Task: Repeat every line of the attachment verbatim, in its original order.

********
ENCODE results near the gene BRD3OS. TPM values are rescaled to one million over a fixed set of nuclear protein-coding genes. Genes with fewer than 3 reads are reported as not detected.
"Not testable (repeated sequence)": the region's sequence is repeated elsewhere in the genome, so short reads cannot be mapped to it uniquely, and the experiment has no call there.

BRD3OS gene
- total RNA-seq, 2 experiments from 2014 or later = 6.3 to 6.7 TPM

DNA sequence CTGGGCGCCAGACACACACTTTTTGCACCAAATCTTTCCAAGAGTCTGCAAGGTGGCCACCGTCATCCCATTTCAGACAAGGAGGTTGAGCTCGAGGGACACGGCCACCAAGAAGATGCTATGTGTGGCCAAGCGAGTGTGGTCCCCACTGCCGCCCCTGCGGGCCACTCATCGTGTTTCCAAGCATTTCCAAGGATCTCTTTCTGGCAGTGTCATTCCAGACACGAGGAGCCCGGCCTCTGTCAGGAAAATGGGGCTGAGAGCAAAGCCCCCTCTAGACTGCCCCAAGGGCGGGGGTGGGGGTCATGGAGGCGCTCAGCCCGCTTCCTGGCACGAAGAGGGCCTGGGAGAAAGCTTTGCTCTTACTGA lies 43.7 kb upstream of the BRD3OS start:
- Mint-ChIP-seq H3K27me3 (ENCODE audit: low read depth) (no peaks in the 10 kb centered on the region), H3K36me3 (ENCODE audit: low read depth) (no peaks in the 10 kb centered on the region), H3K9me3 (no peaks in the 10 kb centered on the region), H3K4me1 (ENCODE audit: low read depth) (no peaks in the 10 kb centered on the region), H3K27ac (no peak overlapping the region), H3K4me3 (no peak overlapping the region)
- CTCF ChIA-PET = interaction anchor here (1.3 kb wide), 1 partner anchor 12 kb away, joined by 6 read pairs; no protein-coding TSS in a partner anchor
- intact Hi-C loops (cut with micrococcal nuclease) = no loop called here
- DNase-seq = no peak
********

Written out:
ENCODE results near the gene BRD3OS. TPM values are rescaled to one million over a fixed set of nuclear protein-coding genes. Genes with fewer than 3 reads are reported as not detected.
"Not testable (repeated sequence)": the region's sequence is repeated elsewhere in the genome, so short reads cannot be mapped to it uniquely, and the experiment has no call there.

BRD3OS gene
- total RNA-seq, 2 experiments from 2014 or later = 6.3 to 6.7 TPM

DNA sequence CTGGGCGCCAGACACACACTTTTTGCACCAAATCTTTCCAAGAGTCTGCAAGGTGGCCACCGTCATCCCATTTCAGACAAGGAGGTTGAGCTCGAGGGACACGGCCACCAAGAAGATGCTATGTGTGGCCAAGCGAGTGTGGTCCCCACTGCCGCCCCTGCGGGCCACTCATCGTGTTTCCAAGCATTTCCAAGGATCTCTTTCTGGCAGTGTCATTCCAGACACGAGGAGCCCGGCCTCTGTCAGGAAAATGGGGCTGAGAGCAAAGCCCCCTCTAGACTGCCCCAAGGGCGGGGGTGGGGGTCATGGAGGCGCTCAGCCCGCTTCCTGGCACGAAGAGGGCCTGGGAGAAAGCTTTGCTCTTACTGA lies 43.7 kb upstream of the BRD3OS start:
- Mint-ChIP-seq H3K27me3 (ENCODE audit: low read depth) (no peaks in the 10 kb centered on the region), H3K36me3 (ENCODE audit: low read depth) (no peaks in the 10 kb centered on the region), H3K9me3 (no peaks in the 10 kb centered on the region), H3K4me1 (ENCODE audit: low read depth) (no peaks in the 10 kb centered on the region), H3K27ac (no peak overlapping the region), H3K4me3 (no peak overlapping the region)
- CTCF ChIA-PET = interaction anchor here (1.3 kb wide), 1 partner anchor 12 kb away, joined by 6 read pairs; no protein-coding TSS in a partner anchor
- intact Hi-C loops (cut with micrococcal nuclease) = no loop called here
- DNase-seq = no peak